Sunday, December 3, 2017

The Mohawks and the Palatine Germans in the Mohawk Valley

The Mohawks and the Palatine Germans in the Mohawk Valley
-Paul Gorgen

As a young boy growing up in northern New York in the 1940's, Tom Porter, a future leader of the Mohawk people,  heard his grandmother say in their native language (she did not speak English) “a group of people who are German have an extra fondness for the Mohawks, and they are obligated to us.”  She had heard this phrase from her parents and grandparents, but she did not know its true meaning.   Tom would later learn it himself, after he moved back to his family’s ancestral homeland on the Mohawk River in 1993.  Those Germans, also known as the Palatines, were the first Europeans to settle in the Schoharie Valley, and they did indeed owe their success, and probably their very survival, to the Mohawk people who welcomed them to that land. 

Four Indian Kings painted by Jan Verelst, 1710. From left to right: Etow Oh Koam (Mohican), Sa Ga Yeath Qua Pieth TowHo Nee Yeath Taw No Row and Tee Yee Ho Ga Row. (National Archives of Canada - Artist: Jan Verelst C-092421, C-092419, C-092417, C-092415)
The Palatine Germans were refugees from devastating wars in Europe who fled to England in the early 1700’s, lured by British offers of land in Colonial America, particularly land along the Mohawk and Schoharie rivers. In 1710, the Mohawk leader King Hendrick and others visited London, seeking help against their French enemies. They saw an encampment of the German refugees living in tents outside the city and according to the Palatine leader Conrad Weiser, the Mohawk representatives “presented this Schochary to Queen Anne to settle this people on it.”  A group of the Palatines eventually reached Schoharie in the winter of 1712, after fleeing from forced labor camps in the Hudson valley.  They were taken in and fed by the local Mohawks, who gave them good land to farm.  The two groups went on to become close neighbors and friends; they worked and worshiped together, taught each others’ children, and sometimes intermarried.  In 1753, Hendrick Peters, another Mohawk leader, wrote this about his Palatine neighbors, in protest against a local land claim by an Englishman:

     “Let us Indians have our will to Lett our  high Germans have part of that grant that Teddy McGuiness intends to have, or Else we will keep it all to our Selves… Our Christian brethren have had the promise of it these many years and at all times supply our want, and we can not let any other have it…. For they and we are grown up together and we intend to live together as Brothers.” (Hendrick Peters letter to Lieutenant Governor Delancy, 1753).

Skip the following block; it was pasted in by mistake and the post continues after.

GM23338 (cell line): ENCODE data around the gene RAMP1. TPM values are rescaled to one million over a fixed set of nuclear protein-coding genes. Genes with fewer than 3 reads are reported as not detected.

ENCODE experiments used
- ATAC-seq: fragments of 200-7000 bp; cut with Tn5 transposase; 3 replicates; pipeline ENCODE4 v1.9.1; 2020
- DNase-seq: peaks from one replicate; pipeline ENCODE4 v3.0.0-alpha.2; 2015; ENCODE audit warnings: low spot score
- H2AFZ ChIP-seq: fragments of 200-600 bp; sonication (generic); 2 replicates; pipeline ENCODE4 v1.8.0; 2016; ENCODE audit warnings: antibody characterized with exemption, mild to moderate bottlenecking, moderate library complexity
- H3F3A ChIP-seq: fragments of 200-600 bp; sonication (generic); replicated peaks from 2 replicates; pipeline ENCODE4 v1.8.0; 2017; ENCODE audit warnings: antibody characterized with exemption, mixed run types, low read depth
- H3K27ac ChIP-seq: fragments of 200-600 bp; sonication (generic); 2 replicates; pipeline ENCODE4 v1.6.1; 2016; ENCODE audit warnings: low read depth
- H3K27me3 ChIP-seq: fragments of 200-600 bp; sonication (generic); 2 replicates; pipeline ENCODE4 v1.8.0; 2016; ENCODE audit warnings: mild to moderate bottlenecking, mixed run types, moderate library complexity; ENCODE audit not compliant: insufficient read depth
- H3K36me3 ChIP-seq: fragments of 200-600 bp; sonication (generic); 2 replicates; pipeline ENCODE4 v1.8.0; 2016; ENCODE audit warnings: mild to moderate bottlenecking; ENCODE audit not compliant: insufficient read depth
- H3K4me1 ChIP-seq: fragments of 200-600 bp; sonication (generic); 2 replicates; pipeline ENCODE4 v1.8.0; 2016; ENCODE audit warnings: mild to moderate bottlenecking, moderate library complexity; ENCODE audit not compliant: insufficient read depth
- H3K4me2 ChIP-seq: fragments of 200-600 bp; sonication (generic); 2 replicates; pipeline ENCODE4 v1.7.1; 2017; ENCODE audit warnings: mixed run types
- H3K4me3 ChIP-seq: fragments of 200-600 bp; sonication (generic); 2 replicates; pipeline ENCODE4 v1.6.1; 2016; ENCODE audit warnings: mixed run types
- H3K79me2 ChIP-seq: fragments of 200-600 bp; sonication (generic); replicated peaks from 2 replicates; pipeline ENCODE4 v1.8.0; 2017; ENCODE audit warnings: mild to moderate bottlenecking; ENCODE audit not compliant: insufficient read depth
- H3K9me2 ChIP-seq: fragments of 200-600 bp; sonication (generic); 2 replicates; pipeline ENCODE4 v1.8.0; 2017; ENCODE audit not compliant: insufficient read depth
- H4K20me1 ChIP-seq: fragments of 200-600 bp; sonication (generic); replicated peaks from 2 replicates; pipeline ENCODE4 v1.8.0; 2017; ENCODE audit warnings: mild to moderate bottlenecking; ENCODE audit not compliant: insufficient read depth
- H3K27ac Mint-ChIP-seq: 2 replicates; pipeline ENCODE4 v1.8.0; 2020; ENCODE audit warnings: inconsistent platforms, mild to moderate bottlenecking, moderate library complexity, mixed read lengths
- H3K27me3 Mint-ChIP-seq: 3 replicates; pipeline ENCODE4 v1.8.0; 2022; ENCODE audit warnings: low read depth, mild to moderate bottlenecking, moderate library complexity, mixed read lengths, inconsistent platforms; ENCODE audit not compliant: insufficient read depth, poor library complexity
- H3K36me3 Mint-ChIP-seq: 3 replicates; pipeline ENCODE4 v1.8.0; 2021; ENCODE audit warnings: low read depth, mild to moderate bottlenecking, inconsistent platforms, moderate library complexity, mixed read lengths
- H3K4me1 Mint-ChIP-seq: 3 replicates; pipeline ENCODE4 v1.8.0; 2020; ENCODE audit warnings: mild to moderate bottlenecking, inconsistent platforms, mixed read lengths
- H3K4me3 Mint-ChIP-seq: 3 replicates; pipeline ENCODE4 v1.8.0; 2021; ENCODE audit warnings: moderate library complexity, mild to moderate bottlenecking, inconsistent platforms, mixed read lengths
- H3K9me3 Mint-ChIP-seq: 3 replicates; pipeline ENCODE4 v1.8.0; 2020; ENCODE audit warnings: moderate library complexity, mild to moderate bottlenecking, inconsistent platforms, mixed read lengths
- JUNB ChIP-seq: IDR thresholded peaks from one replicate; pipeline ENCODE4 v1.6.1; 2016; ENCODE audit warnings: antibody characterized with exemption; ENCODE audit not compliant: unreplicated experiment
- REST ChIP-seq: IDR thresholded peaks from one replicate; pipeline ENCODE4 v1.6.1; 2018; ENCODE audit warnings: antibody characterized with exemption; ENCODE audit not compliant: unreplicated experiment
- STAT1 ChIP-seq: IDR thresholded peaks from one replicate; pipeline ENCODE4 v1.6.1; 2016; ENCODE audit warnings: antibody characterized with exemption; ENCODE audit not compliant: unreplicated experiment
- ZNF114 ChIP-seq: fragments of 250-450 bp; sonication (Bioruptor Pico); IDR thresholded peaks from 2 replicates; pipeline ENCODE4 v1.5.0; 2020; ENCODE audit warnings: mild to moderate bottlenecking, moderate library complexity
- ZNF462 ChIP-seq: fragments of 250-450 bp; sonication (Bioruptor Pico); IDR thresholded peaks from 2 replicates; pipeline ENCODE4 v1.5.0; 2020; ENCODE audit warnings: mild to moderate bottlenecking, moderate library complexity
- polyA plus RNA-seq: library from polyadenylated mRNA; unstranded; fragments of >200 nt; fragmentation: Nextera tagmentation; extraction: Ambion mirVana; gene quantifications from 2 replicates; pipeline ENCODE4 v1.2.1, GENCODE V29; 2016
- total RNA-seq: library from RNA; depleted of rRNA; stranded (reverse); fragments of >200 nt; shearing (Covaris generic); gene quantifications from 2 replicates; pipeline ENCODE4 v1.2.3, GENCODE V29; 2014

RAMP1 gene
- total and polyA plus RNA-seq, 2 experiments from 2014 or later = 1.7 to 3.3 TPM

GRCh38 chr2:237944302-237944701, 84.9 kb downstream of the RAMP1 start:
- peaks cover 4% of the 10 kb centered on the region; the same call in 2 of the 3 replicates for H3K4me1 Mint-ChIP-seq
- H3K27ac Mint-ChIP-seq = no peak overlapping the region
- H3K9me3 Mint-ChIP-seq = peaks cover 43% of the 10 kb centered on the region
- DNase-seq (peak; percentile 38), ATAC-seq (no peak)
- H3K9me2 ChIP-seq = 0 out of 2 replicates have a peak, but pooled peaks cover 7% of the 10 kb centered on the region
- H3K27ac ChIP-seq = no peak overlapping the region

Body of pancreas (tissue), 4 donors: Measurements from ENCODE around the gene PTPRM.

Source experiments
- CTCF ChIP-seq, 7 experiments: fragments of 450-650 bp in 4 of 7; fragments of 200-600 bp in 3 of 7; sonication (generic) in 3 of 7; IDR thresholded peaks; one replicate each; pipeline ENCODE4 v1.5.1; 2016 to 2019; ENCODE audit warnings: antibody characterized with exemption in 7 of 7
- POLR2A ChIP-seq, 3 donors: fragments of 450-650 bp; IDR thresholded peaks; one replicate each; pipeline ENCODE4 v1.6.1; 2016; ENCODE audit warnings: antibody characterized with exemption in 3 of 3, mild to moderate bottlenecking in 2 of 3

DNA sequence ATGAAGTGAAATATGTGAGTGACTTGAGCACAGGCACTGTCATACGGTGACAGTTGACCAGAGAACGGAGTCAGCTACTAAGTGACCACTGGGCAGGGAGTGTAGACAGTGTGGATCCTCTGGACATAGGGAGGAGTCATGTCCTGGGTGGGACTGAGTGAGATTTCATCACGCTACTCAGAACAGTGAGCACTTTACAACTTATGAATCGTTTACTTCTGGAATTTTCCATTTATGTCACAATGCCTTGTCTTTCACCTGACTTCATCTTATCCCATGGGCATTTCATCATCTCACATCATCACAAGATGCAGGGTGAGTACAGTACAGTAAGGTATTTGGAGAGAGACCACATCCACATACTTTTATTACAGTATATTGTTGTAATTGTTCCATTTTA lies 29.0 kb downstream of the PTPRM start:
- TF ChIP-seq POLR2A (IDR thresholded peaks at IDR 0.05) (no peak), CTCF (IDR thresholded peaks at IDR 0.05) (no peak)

As young man, Conrad Weiser lived in the Mohawk village of Canajoharie with a Mohawk family who adopted him and gave him a Mohawk name.  He became completely at home in Mohawk society and fluent in the language, and served as an official interpreter throughout his life.  His Mohawk name meant "Holder of the Heavens," a very auspicious name, and he seems to have earned it by mediating and helping resolve disputes involving the Colonial government. 

After being forced to leave Schoharie by the English, the Palatines bought new land from the Mohawks, at Stone Arabia and German Flats.  There the two groups continued to live side by side, and together they fought off French invaders in the Seven Years War.  They were finally separated by the American Revolution; after 65 years of friendship, the two groups were pulled apart by the warring factions. The Haudenosaunee League was officially neutral throughout the war, but the British used all their influence and resources to convince many to fight on their side.  Neither side won a clear victory in the Mohawk Valley, but during peace talks the British abandoned their Native allies and ceded all their land in New York to the United States.

During and after the Revolution, most of the surviving Mohawks moved to the Canadian border area, leaving behind their former Palatine friends and neighbors.  Two hundred years later, descendants of those Palatine neighbors were among the local families who welcomed the Mohawks back to the valley in the 1990s.  One of the Palatine descendants, Barbara Spraker, gave a gift of land to the Mohawk community, returning a favor from long ago.